Smarter Balanced Assessments The Smarter Balanced Assessment Consortium is developing a system of valid, reliable, and fair next-generation assessments aligned to the Common Core State Standards (CCSS) in English language arts/literacy (ELA/literacy) and mathematics for grades 3-8 and 11. The system—which includes both summative assessments for accountability purposes and optional interim assessments for instructional use—will use computer adaptive testing technologies to the greatest extent possible to provide meaningful feedback and actionable data that teachers and other educators can use to help students succeed. Smarter Balanced assessments will go beyond multiple-choice questions to include extended response and technology enhanced items, as well as performance tasks that allow students to demonstrate critical-thinking and problem-solving skills.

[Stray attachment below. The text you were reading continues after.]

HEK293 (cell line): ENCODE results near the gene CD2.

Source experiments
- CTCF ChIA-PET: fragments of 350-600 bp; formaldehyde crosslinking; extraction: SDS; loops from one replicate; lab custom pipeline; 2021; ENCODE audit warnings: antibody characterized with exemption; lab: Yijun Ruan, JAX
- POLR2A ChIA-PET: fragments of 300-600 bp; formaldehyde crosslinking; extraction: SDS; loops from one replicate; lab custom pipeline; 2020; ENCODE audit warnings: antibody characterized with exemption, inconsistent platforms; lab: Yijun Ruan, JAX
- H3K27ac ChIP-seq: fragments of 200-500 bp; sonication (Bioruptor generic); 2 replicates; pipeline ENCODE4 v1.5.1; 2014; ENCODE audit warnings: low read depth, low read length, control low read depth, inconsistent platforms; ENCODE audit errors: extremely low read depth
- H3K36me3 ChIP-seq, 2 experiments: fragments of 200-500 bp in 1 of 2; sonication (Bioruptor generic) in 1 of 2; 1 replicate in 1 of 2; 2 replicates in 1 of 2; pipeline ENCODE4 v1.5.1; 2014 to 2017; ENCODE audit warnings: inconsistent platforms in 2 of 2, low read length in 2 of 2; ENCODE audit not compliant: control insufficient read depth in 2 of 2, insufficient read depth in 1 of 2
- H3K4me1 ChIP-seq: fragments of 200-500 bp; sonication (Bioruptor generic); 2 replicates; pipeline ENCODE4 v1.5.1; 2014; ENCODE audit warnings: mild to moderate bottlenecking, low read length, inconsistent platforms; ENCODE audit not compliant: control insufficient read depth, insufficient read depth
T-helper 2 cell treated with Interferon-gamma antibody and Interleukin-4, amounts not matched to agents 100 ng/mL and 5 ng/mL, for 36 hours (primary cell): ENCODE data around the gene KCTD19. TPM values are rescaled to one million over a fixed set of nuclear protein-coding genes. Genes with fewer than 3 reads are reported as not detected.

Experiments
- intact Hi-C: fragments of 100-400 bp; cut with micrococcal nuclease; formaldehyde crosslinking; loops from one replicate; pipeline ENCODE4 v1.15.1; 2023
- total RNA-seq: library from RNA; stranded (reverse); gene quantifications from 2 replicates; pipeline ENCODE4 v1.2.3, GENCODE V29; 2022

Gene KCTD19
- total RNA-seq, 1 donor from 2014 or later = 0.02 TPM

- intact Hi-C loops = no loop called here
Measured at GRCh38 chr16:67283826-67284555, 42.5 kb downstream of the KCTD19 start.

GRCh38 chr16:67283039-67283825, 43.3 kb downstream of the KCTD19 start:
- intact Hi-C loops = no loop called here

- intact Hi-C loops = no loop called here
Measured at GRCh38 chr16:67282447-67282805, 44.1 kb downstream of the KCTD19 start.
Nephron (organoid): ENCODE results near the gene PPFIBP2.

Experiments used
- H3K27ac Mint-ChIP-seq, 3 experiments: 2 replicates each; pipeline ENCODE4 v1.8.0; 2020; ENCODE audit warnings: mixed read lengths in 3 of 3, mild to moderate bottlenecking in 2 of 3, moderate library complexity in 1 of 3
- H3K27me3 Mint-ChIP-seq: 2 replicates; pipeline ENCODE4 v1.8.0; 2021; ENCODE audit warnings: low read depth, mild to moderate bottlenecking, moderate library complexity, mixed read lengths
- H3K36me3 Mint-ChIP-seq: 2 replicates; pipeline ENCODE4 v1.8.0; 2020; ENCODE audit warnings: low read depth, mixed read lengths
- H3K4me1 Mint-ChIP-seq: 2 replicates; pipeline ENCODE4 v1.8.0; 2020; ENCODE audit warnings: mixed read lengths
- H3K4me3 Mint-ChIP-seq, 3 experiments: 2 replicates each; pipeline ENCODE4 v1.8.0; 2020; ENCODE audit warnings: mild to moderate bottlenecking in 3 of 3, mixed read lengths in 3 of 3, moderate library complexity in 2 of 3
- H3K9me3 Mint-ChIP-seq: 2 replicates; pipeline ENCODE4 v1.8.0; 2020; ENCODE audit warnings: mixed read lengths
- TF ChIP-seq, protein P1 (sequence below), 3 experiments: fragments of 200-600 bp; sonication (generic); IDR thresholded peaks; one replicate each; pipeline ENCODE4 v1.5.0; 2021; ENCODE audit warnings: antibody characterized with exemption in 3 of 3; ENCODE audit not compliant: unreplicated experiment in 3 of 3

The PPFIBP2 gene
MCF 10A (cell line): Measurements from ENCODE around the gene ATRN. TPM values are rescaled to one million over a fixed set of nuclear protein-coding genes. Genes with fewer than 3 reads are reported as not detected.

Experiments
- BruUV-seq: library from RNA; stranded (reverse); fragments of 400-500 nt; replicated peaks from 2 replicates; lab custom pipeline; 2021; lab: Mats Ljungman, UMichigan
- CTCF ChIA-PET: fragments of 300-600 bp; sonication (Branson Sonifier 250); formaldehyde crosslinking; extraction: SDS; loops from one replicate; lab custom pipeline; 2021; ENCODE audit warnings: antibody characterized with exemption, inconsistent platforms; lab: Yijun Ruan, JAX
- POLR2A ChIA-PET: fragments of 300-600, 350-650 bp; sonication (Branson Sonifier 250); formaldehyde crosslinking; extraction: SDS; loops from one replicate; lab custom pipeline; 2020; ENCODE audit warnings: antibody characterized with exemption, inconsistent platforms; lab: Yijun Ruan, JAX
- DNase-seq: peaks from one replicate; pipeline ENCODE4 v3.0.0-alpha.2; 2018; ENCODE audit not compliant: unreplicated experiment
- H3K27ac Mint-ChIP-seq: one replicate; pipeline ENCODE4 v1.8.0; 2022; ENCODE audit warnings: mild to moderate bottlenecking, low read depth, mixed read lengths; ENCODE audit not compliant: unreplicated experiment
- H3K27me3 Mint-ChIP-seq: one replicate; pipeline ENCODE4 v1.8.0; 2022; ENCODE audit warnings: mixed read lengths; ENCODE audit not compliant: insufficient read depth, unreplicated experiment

Exploring the MathTwitterBlogosphere This week: Ask someone how they stay organized in the MTBoS.Choose a way to stay on top of your blog reading.Choose a way to stay on top of your Twitter.Comment on this post about what you’ve set up. So you’re reading blogs! You’re tweeting! Awesome. Five Hundred And Seven Mechanical Movements Phil Nast, retired middle school teacher and freelance writer Found in: arts, language arts & literature, math, science, social studies, preK-2, 3-5, 6-8, 9-12 Henry T. Brown’s Five Hundred And Seven Mechanical Movements (